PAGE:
The deep ocean truly is a world all its own. The term deep sea creature refers to animals that live below the photic zone of the ocean. There, the water is pitch black and cold. In addition, the water pressure is so intense that humans could not survive. As a result, the extreme environment in the deep sea has forced sea creatures that live there to evolve in order to ensure their survival. Similarly, some of the deep sea creatures look super strange to humans. These creatures must survive in extremely harsh conditions with small amounts of oxygen, very little food, no sunlight, and extreme cold. Keep reading more below about some of the scariest monsters of the deep sea.

The Scariest Monsters of the Deep Sea

Top 5 Scary Sea Monster Myths
  • Red Octopus – The Red Octopus is the most common shallow-water octopus and lives in waters off the North American West Coast. Just beneath their skin, octopuses have thousands of cells known as chromatophores that contain tiny sacs filled with either a red, orange, brown, yellow or black pigment. When the red octopus stretches or squeezes the sacs, they can rapidly change the brightness of each color. Also, red octopus have sharp beaks and will bite their victim and then spit venom on the wound. In addition, the healing process after a red octopus bite can take up to three weeks. This is one of the scariest monsters of the sea.
  • Deep Sea Blob Sculpin – The blob sculpin is a species of deep-sea fish of the family known as Psychrolutidae. The blob sculpin diet primarily consists of crustaceans, molluscs, and sea pens. It lives off the continental shelves in very deep water in the North Pacific Ocean by the coasts of Japan, the Bering Sea, and California. As far as size, the blob sculpin can grow to about 70 cm in length which is around  2 feet long.  
  • Sea Pigs Sea pigs are actually sea cucumbers that have a striking resemblance to a pig. They have translucent, pink-tinged bodies with several pairs of elongated tube feet. Sea pigs live in some of the deepest, darkest parts of the ocean and have delicate, water-filled bodies that nearly disintegrate when brought up from these extreme depths. They tend to live between 4,000 to 16,000 feet below the surface and are difficult to study since they are rarely seen.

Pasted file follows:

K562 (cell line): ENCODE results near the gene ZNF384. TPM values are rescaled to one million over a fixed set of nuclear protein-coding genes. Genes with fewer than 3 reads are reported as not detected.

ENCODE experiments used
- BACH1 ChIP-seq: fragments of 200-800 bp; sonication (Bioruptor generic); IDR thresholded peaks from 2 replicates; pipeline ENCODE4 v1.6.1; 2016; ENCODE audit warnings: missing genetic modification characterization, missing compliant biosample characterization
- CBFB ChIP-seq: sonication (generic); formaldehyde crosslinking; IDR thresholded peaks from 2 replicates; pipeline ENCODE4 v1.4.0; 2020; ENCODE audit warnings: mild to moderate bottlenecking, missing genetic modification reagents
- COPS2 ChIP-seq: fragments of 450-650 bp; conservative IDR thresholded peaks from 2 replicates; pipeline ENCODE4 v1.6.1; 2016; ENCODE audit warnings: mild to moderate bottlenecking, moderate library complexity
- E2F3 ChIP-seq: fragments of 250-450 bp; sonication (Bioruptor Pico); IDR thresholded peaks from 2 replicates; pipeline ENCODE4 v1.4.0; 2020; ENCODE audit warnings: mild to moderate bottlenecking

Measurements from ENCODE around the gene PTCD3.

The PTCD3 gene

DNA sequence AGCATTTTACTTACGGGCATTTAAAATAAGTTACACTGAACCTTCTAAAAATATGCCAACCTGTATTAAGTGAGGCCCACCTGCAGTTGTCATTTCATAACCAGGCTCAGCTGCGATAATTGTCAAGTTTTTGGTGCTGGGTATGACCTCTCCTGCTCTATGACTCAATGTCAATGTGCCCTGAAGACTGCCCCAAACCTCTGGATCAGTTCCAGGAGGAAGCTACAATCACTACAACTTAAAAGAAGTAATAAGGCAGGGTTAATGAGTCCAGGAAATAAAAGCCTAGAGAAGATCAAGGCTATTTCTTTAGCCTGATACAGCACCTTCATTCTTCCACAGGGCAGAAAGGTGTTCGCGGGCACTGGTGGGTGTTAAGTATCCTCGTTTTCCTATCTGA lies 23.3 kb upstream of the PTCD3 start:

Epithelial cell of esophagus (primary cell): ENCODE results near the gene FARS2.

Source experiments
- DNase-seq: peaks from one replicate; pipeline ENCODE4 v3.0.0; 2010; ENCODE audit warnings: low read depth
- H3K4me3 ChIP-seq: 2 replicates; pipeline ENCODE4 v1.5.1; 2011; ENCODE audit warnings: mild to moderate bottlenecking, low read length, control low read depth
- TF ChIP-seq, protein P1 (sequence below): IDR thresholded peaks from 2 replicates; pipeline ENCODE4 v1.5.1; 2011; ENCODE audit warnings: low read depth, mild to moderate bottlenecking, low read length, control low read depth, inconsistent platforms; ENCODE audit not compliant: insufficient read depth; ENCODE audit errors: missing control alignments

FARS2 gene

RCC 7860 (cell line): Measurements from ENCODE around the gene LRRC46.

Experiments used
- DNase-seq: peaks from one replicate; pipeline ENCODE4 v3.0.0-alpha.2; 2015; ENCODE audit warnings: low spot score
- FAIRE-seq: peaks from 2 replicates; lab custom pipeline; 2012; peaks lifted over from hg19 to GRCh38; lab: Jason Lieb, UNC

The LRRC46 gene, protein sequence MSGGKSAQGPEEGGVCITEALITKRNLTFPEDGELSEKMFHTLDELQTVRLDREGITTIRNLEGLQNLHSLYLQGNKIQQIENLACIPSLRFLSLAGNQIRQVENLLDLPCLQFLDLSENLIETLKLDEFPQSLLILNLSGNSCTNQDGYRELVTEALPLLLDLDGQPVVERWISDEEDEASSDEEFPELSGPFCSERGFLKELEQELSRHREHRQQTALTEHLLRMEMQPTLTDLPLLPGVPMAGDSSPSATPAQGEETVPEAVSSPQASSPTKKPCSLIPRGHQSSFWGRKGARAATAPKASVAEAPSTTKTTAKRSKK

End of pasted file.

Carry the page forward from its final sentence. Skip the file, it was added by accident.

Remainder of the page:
• Goblin Shark – The goblin shark is a rare species of deep-sea shark that has also been referred to as a “living fossil.”  The only living species of the family Mitsukurinidae, their lineage goes back nearly 125 million years old. These pink animals can grow up to 12 feet long and weigh more than 450 pounds. They have narrow snouts and fang-like teeth, and were named after mythical goblins from Japanese folklore.  
  • Proboscis Worm  – Also known as ribbon worms, proboscis worms are very slim and only measure a few millimeters wide with relatively short, wide bodies. In terms of coloring, they have varying patterns of yellow, orange, red and green. The ribbon worm uses its proboscis when hunting by vomiting a thick and sticky substance from a feeding tube sheath above its mouth. The mucus has a neurotoxin substance in it that paralyzes its prey.  
  • Zombie Worms  – Commonly called boneworms, zombie worms, or bone-eating worms, zombie worms are known for boring into the bones of whale carcasses to reach the inside fat for sustenance. Also known as Osedax worms, they specialize in eating the hardest parts of a whale carcass: the bones. These unusual worms have no mouth nor stomach and survive entirely on the bones of fallen animals, especially whales.
  • Stonefish – Lastly, the stonefish is a genus of ray-finned fish belonging to the subfamily Synanceiidae. Stonefishes are venomous, dangerous, and even fatal to humans. In fact, the venom that is produced by stonefish is some of the most venomous in the world, and is fatal to humans. For a complete recovery, a sufficient amount of anti-venom is required quickly to reverse the effects, which include excruciating pain and swelling at the bite site.

The Ugliest Fish in the Sea – The Blobfish

The blobfish is a unique species of fish that lives deep within the ocean. As a result, it is rarely seen. Many people have compared the blobfish to Jabba the Hutt from Star Wars in terms of its appearance. Voted the world’s ugliest animal, the circulatory system of a blobfish is very similar to other deep sea species of fish with a single, closed circulatory system. As a result, blood is contained within the vessels and passes through the heart only once as it circulates throughout  the body. Additionally, blobfish don’t have any known natural predators besides humans. In fact, the most common cause of death for blobfish is getting caught in deep-sea trawling nets and rising to the surface. While the exact lifespan of blobfish is unknown, many scientists believe they may live for over 100 years because of their slow rate of growth and lack of predators. 

Scariest Monsters

We hoped you enjoyed this article about the scariest (and ugliest) monsters of the deep sea! If you want to get out on the open sea, why not book a tour on the Jolly Roger pirate ship in Cancun, Mexico? It’s one of Cancun’s top tours that visitors from all around the world love to attend. The Jolly Roger pirate ship includes world class entertainment including live music, singing, dancing, and even acrobatic fighting. Plus, a delicious gourmet meal is served along with unlimited drinks from a premium open bar. You even have your very own pirate waiter, too! Tours can also be combined with visits to local Mayan ruins including Chichen Itza. Ready to jet down south for a vacation to Mexico? If so, remember to book your tickets on the Jolly Roger today as space is limited.